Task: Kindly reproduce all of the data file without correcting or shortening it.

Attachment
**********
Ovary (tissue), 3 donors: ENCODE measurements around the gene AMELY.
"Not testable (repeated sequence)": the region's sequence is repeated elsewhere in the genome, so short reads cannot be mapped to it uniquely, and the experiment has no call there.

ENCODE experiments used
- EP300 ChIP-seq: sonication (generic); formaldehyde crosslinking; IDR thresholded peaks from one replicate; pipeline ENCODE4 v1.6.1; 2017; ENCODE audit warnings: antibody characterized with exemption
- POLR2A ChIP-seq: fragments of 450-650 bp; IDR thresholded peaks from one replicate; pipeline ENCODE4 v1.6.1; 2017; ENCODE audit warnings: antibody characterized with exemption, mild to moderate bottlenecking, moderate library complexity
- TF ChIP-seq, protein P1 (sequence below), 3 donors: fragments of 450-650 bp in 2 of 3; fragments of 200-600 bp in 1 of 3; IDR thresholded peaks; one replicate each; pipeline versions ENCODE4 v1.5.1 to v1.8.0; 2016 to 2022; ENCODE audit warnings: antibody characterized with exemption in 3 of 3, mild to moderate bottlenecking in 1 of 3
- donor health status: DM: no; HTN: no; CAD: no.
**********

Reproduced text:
Ovary (tissue), 3 donors: ENCODE measurements around the gene AMELY.
"Not testable (repeated sequence)": the region's sequence is repeated elsewhere in the genome, so short reads cannot be mapped to it uniquely, and the experiment has no call there.

ENCODE experiments used
- EP300 ChIP-seq: sonication (generic); formaldehyde crosslinking; IDR thresholded peaks from one replicate; pipeline ENCODE4 v1.6.1; 2017; ENCODE audit warnings: antibody characterized with exemption
- POLR2A ChIP-seq: fragments of 450-650 bp; IDR thresholded peaks from one replicate; pipeline ENCODE4 v1.6.1; 2017; ENCODE audit warnings: antibody characterized with exemption, mild to moderate bottlenecking, moderate library complexity
- TF ChIP-seq, protein P1 (sequence below), 3 donors: fragments of 450-650 bp in 2 of 3; fragments of 200-600 bp in 1 of 3; IDR thresholded peaks; one replicate each; pipeline versions ENCODE4 v1.5.1 to v1.8.0; 2016 to 2022; ENCODE audit warnings: antibody characterized with exemption in 3 of 3, mild to moderate bottlenecking in 1 of 3
- donor health status: DM: no; HTN: no; CAD: no.